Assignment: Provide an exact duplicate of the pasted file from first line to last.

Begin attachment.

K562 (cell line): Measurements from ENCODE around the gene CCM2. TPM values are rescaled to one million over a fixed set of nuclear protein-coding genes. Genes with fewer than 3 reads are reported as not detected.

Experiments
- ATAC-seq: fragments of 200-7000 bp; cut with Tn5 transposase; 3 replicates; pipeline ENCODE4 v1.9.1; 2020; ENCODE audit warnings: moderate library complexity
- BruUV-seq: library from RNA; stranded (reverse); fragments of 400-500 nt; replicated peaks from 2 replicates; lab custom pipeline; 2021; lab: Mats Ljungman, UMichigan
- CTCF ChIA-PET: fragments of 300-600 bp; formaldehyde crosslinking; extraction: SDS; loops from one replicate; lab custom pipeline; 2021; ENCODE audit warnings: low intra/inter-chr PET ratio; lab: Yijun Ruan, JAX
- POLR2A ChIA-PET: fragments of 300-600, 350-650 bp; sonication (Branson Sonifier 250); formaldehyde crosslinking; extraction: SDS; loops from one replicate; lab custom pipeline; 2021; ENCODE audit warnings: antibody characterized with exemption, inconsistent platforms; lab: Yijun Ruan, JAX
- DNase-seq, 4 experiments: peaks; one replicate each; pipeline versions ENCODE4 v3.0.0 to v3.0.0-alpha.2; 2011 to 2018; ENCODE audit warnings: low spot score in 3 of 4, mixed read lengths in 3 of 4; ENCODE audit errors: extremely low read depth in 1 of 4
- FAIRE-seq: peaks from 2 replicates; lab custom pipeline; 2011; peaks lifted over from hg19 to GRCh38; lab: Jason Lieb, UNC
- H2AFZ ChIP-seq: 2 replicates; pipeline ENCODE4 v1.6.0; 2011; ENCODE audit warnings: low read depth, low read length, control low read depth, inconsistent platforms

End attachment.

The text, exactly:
K562 (cell line): Measurements from ENCODE around the gene CCM2. TPM values are rescaled to one million over a fixed set of nuclear protein-coding genes. Genes with fewer than 3 reads are reported as not detected.

Experiments
- ATAC-seq: fragments of 200-7000 bp; cut with Tn5 transposase; 3 replicates; pipeline ENCODE4 v1.9.1; 2020; ENCODE audit warnings: moderate library complexity
- BruUV-seq: library from RNA; stranded (reverse); fragments of 400-500 nt; replicated peaks from 2 replicates; lab custom pipeline; 2021; lab: Mats Ljungman, UMichigan
- CTCF ChIA-PET: fragments of 300-600 bp; formaldehyde crosslinking; extraction: SDS; loops from one replicate; lab custom pipeline; 2021; ENCODE audit warnings: low intra/inter-chr PET ratio; lab: Yijun Ruan, JAX
- POLR2A ChIA-PET: fragments of 300-600, 350-650 bp; sonication (Branson Sonifier 250); formaldehyde crosslinking; extraction: SDS; loops from one replicate; lab custom pipeline; 2021; ENCODE audit warnings: antibody characterized with exemption, inconsistent platforms; lab: Yijun Ruan, JAX
- DNase-seq, 4 experiments: peaks; one replicate each; pipeline versions ENCODE4 v3.0.0 to v3.0.0-alpha.2; 2011 to 2018; ENCODE audit warnings: low spot score in 3 of 4, mixed read lengths in 3 of 4; ENCODE audit errors: extremely low read depth in 1 of 4
- FAIRE-seq: peaks from 2 replicates; lab custom pipeline; 2011; peaks lifted over from hg19 to GRCh38; lab: Jason Lieb, UNC
- H2AFZ ChIP-seq: 2 replicates; pipeline ENCODE4 v1.6.0; 2011; ENCODE audit warnings: low read depth, low read length, control low read depth, inconsistent platforms